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September 10, 2012 12:22 pm

Famous Brooklyn Bowling Alley Could Become Jewish Synagogue

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Maple Lanes in Brooklyn. Photo: Maple Lanes.

Maple Lanes, which has been operating in Brooklyn since 1960 and is the antithesis of the chic and pricey bowling alleys that have gained popularity in New York City in recent years, may soon house a synagogue and over 150 apartments.

Located in Borough Park, the bowling alley’s owners say their new project will provide “needed housing” to the area, and “a synagogue with community-event space for a growing Jewish population”, according to the New York Post.

The prospective change will face its first city review on Monday night in Brooklyn.

“Maple Lanes is an institution — it’s a cornerstone of Brooklyn,” 50 year old Mark Goldberg told The Post while bowling in Borough Park. “I don’t want to believe that someday it might not be here.”

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The alley features 48 lanes and at $4.50 per game, it is one of the cheaper options for New York City bowlers.

While bowling at one of the city’s trendier locations, 25 year old Jeremy Kirschner told The Post that young people who go to bowling alleys aren’t there for the sport.

“Back in the day, people actually cared about bowling,” he said. “Now, all we want to do is drink, dance, party and hook up. Bowling is more of an afterthought.”

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  • David Nachenberg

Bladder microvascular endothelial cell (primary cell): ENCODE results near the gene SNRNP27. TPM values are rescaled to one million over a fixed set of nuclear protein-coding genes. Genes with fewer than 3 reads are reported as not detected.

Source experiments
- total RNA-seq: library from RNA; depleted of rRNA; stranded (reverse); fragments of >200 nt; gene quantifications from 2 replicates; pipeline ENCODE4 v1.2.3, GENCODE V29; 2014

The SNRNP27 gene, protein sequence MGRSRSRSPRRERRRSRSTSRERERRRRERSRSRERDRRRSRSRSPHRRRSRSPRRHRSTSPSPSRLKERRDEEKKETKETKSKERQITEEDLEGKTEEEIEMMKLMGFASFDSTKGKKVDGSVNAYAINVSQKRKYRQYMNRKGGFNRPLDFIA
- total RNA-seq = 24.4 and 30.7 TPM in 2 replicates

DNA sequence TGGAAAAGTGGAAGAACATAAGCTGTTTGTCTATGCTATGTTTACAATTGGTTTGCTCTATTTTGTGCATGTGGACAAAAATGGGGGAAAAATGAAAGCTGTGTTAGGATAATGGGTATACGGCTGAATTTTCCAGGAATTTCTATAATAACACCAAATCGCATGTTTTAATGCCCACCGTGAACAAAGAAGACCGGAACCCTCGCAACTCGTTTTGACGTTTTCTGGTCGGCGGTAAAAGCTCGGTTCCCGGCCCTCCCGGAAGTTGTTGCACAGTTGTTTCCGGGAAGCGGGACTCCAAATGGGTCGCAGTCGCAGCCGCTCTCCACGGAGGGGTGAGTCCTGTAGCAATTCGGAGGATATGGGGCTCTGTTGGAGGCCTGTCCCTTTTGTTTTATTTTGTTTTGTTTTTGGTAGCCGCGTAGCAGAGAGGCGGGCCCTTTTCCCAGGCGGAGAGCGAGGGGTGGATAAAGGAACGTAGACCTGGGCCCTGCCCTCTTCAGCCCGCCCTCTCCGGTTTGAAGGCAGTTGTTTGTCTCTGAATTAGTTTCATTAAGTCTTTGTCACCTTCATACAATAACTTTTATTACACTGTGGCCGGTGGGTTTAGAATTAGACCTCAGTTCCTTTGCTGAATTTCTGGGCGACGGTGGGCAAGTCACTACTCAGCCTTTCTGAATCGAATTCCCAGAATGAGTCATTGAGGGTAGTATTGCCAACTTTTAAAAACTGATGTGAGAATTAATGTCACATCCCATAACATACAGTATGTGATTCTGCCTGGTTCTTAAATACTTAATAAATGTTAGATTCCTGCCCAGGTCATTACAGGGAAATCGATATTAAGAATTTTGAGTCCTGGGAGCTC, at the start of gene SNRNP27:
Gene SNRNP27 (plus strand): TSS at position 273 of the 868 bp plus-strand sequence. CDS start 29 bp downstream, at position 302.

First, let me preface this by saying that I am not from Brooklyn…I am however a proud Jew, and a bowler, bowling fan, and bowling writer (perhaps Israel’s only official bowling writer)…that said, I am in conflict here…on the one hand, I am against what has happened to so many bowling centers in the NY metro area, and to think of a bowling center closing saddens me. On the other hand, I am in favor of building Synagogues as they are needed. (The writer or editor in their ignorance wrote “Jewish Synagogue,” What other kind is there?)
    What is needed in that neighborhood is to see if people frequent that establishment. If it is empty, and not enough bowlers to sustain it, then closing it may be the answer, unless the neighborhood residents can be enticed to go bowling…If it is not feasible to sustain the bowling center at its present size, can they “downsize” it, and have fewer lanes, and by selling the lanes to other bowling establishments, they can earn revenue…also, they can then rent out the parts of the building that will not have bowling lanes at that point…if someone wanted to rent a room for a Synagogue, then that would meet the spiritual and sports needs of people like me…Hope they all come up strikes in the new year…L’Shana Tova.

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